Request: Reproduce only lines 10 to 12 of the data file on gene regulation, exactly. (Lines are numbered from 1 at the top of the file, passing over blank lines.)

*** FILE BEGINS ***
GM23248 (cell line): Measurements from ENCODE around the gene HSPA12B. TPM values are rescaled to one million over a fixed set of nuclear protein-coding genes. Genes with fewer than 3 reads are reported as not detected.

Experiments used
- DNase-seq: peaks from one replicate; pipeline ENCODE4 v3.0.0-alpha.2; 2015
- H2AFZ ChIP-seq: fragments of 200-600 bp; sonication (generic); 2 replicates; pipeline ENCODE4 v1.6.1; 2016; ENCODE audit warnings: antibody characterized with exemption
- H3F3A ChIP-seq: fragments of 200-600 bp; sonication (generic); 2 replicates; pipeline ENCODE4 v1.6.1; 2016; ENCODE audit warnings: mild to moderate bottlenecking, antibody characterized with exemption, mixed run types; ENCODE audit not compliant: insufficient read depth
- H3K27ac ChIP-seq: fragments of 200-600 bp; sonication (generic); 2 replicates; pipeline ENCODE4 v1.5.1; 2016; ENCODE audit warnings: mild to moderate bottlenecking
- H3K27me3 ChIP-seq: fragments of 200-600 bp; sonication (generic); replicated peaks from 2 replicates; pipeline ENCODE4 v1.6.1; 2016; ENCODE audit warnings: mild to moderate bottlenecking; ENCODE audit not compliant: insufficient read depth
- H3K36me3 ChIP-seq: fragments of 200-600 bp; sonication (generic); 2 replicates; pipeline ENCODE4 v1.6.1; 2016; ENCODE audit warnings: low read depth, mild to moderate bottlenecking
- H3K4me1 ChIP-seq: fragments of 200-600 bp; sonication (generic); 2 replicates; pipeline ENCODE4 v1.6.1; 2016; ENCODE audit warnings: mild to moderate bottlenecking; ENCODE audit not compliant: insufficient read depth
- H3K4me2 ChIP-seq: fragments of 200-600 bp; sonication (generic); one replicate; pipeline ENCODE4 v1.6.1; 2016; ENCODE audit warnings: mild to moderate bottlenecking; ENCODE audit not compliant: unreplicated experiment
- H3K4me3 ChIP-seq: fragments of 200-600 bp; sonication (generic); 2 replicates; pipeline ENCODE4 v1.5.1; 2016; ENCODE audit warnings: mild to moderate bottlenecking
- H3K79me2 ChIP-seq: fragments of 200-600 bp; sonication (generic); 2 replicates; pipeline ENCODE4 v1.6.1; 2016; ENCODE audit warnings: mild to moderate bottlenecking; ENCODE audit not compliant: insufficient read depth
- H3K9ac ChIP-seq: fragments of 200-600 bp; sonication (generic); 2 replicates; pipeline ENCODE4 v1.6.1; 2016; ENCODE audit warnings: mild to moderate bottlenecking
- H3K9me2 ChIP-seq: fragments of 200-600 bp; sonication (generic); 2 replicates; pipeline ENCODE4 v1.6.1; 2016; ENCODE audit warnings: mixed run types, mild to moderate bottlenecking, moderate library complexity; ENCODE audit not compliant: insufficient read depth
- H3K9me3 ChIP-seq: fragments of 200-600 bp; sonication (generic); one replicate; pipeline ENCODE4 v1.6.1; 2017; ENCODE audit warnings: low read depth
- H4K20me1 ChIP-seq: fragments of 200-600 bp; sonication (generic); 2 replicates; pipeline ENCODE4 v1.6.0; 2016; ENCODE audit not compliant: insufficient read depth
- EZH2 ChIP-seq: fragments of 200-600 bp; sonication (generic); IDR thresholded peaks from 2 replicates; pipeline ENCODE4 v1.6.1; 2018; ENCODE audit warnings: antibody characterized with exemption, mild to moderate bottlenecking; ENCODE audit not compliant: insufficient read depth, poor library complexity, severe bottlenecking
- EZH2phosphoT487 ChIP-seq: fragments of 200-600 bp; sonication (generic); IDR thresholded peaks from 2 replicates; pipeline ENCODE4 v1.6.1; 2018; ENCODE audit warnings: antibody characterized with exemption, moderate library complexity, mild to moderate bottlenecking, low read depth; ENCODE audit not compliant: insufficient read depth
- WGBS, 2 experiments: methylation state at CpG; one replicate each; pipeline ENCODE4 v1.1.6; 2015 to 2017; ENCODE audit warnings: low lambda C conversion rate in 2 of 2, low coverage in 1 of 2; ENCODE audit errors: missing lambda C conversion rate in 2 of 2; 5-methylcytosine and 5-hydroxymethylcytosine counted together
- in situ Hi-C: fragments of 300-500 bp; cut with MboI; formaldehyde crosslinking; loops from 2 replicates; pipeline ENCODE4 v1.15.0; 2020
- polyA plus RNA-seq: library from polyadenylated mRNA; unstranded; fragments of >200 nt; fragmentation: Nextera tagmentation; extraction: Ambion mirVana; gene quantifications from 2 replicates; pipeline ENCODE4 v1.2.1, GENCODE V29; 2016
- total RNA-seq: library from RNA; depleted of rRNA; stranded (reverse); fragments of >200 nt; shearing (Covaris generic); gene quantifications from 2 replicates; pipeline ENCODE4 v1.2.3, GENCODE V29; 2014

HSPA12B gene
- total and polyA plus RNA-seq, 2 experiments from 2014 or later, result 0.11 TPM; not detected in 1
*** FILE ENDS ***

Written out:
- H3K4me2 ChIP-seq: fragments of 200-600 bp; sonication (generic); one replicate; pipeline ENCODE4 v1.6.1; 2016; ENCODE audit warnings: mild to moderate bottlenecking; ENCODE audit not compliant: unreplicated experiment
- H3K4me3 ChIP-seq: fragments of 200-600 bp; sonication (generic); 2 replicates; pipeline ENCODE4 v1.5.1; 2016; ENCODE audit warnings: mild to moderate bottlenecking
- H3K79me2 ChIP-seq: fragments of 200-600 bp; sonication (generic); 2 replicates; pipeline ENCODE4 v1.6.1; 2016; ENCODE audit warnings: mild to moderate bottlenecking; ENCODE audit not compliant: insufficient read depth